Press Review

The anniversary of the 1968 Soviet-led Warsaw Pact invasion of Czechoslovakia is a dominant topic in all of today's papers. LIDOVE NOVINY stuns readers with the revelation that the communist party leadership, led by Prague Spring hero Alexander Dubcek were informed about the invasion in advance.

The paper carries the minutes of an emergency late night meeting of the communist party leadership and the president at which those present drafted a public announcement. Preventing loss of lives appeared to be a top priority, though a number of those present requested that it be clearly stated that the invasion was a violation of the country's sovereignty and the Czechoslovak communist leadership was opposed to it . Historian Jaromir Navratil notes that on the night of August 21st, 1968, the Czechoslovak leadership found itself in a no win situation which it found difficult to handle.

The daily PRAVO writes that August 21st of 1991 is an even more important anniversary - the day of the collapse of the former Soviet Union. Asked to make a distinction between the Prague Spring and perestroika, Michal Gorbachov's closest associates said " twenty years". We now know that, whatever its aims at the time, the Czechoslovak communist leadership attempted to reform the irreformable, the paper says.

Coming back to the present day, LIDOVE NOVINY notes that the number of Czech Romanies seeking to gain asylum in Great Britain has once again increased and the old problem is back on the negotiating table. Since the presence of British immigration officials at Prague's Ruzyne Airport ended in fiasco, the Czech government has just two alternatives - either to convince Czech Roma not to flee the country in search of a better life or to accept a visa regime for all citizens.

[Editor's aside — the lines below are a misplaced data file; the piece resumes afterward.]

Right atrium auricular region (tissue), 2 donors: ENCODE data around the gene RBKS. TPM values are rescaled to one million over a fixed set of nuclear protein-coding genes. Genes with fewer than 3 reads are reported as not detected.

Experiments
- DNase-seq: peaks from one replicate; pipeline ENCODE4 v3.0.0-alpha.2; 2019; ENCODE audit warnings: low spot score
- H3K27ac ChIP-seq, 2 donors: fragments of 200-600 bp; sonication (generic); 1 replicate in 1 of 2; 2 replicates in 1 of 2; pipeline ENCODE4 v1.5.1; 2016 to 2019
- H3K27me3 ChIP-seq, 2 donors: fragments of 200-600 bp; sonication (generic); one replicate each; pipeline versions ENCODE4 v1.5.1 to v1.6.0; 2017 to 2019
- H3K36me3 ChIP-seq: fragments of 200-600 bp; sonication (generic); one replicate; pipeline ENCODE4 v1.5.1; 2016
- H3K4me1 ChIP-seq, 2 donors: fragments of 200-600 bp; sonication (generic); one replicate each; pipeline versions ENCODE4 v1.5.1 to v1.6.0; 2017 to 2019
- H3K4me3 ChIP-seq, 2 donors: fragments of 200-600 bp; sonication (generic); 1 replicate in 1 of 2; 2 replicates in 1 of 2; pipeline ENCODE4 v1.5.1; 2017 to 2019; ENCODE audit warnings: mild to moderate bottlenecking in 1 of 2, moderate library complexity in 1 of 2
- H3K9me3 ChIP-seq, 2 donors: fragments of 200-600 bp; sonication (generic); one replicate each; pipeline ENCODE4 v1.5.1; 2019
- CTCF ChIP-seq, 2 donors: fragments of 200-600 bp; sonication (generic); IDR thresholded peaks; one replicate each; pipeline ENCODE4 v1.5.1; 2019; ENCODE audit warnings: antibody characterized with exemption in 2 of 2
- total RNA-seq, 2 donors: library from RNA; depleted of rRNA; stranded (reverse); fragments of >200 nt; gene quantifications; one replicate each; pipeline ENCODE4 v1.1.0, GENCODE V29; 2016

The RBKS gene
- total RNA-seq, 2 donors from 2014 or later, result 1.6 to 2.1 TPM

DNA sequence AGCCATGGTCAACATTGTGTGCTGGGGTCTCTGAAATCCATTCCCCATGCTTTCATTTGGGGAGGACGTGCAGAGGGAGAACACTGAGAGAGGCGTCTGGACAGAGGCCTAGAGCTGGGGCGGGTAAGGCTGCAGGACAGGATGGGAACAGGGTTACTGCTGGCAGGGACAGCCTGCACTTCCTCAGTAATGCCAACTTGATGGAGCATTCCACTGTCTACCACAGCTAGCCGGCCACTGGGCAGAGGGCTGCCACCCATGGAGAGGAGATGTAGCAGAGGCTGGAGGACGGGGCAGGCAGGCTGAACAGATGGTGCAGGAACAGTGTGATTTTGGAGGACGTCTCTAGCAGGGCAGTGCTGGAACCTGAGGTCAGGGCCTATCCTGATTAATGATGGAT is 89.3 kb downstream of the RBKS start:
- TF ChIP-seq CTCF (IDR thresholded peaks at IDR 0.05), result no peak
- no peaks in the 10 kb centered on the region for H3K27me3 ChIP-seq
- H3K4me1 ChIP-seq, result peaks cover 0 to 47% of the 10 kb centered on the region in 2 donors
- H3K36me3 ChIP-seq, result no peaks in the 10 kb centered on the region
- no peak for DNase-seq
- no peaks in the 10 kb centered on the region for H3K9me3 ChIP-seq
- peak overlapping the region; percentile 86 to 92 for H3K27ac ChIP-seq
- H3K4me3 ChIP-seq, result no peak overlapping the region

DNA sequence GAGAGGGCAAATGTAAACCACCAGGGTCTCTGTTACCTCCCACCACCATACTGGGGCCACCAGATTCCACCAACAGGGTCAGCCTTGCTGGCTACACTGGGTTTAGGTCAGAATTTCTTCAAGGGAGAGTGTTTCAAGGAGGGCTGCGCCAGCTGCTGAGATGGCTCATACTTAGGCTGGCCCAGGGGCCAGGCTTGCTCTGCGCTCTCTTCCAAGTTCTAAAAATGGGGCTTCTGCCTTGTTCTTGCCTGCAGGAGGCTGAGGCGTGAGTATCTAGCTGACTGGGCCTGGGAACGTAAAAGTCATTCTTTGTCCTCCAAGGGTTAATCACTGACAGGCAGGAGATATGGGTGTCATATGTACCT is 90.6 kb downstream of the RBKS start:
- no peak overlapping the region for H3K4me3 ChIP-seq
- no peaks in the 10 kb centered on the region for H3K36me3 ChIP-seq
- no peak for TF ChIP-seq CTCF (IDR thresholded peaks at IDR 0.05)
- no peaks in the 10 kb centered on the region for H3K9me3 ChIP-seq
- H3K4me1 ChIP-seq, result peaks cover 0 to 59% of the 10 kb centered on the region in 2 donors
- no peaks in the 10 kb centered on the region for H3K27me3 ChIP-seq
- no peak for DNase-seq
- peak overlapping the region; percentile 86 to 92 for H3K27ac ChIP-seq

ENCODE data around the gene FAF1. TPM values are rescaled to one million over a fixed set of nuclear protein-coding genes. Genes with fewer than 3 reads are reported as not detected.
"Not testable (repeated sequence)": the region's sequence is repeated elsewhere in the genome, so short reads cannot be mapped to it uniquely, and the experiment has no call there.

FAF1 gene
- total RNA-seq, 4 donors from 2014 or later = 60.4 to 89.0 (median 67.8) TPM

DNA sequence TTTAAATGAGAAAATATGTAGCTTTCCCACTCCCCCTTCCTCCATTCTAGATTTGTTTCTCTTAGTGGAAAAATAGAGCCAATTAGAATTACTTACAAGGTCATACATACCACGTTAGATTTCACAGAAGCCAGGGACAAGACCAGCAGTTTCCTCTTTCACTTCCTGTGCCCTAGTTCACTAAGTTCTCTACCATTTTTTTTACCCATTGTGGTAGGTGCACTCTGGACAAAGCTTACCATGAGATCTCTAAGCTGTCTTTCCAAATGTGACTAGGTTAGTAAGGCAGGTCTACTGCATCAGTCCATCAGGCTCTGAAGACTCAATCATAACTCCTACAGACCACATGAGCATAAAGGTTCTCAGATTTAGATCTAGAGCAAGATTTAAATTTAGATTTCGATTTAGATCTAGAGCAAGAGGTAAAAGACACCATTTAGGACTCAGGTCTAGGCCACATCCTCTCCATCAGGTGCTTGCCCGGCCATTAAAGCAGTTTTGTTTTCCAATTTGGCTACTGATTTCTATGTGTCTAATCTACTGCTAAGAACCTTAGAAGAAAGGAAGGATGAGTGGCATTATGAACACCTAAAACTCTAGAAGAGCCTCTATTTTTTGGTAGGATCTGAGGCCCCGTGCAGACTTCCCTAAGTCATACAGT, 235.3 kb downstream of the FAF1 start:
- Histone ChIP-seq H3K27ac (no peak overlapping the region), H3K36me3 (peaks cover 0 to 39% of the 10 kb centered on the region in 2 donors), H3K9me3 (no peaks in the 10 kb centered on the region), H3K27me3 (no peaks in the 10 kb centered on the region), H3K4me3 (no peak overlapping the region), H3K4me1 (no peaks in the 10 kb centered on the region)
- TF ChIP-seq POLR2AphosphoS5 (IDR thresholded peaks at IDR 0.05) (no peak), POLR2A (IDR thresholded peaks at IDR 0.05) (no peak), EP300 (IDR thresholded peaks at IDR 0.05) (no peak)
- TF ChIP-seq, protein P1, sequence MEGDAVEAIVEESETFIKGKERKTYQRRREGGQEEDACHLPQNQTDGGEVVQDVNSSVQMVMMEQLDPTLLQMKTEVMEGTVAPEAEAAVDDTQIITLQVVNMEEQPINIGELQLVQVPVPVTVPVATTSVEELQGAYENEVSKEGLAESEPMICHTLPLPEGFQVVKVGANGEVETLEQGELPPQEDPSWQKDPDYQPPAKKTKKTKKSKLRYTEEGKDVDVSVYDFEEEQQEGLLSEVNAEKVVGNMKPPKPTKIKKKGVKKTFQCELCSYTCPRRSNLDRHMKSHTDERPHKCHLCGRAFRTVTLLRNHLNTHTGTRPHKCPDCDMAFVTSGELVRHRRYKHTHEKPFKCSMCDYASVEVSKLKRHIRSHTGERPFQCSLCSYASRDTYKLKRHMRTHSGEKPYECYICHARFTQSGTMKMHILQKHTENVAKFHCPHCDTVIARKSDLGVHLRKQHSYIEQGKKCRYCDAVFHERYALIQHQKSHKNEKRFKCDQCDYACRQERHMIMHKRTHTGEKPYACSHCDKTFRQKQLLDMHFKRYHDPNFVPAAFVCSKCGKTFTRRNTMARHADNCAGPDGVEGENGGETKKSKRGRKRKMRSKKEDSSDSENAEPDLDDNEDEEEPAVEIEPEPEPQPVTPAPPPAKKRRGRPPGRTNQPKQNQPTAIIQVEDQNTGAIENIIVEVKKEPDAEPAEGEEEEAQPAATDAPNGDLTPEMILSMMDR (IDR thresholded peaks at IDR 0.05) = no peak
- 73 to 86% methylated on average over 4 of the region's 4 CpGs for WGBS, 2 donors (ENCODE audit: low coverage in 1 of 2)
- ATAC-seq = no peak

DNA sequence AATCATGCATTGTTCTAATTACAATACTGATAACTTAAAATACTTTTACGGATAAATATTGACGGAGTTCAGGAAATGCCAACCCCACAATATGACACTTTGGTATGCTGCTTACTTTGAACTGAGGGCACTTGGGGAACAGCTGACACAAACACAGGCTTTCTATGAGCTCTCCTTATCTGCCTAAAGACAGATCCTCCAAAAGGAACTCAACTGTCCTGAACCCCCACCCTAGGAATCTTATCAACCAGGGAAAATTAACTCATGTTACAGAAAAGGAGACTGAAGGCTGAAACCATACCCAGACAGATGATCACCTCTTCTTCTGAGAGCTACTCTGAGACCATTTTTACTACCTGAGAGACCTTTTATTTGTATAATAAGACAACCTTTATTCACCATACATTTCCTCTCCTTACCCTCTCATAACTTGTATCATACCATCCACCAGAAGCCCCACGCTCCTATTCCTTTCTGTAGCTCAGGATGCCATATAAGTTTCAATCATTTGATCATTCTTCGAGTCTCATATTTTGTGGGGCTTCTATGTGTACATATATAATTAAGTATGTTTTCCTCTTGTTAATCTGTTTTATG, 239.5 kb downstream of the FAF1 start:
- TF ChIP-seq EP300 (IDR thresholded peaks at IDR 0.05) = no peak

MLADA FRONTA DNES says that there's a battle raging behind the scenes over next year's state budget. In spite of the fact that the governing Social Democrats are well on the way to doubling the planned deficit for this year, individual ministries are demanding a great deal more in the year to come.

We are talking about billions of crowns more for each sector, main opposition Civic Democratic Party leader Vaclav Klaus told the paper. The Civic Democrats, whose support is crucial for the minority Social Democrat government, said his party was not prepared to accept another staggering deficit or enter the new year without a set budget.

The Civic Democrat's threat to end the opposition agreement with the governing Social Democrats is not new - and the Four Party coalition which is the only possible alternative partner for talks has said this is no longer a game it is willing to play. We are not getting involved, the head of the Christian Democrats Cyril Svoboda told the paper. The Social and Civic Democrats are allies and while that situation lasts they can solve their own problems.

The papers all note that although transport minister Jaromir Schling survived a ten-hour blockade of his ministry on Monday, his position remains shaky. Unlike the Prime Minister Milos Zeman, who promised to meet with the protesters and discuss the laws which are making their lives difficult, Mr. Schling sent out a spokesperson to tell the crowd that the ministry had no intention of amending the given laws. In its coverage of the story HOSPODARSKE NOVINY made a point of stressing that the ministry's press spokesman refused to answer any of the daily's questions.

And finally, MLADA FRONTA DNES says that German firms have a growing influence of the Czech economy. Not only is Germany a major importer of Czech goods but it has considerable investments in Czech firms, second only to Holland.

On a related topic, on its regional page, the same daily notes that close to half of the West Bohemian Cheb region is being harvested by German firms. Although Czech law does not allow foreigners to buy land in this country it is easy to get around this legal hurdle by acquiring a Czech associate. As a result many German firms are reaping the benefits of high EU subsidies and the single market in combination with cheap labour and gas prices in the Czech Republic.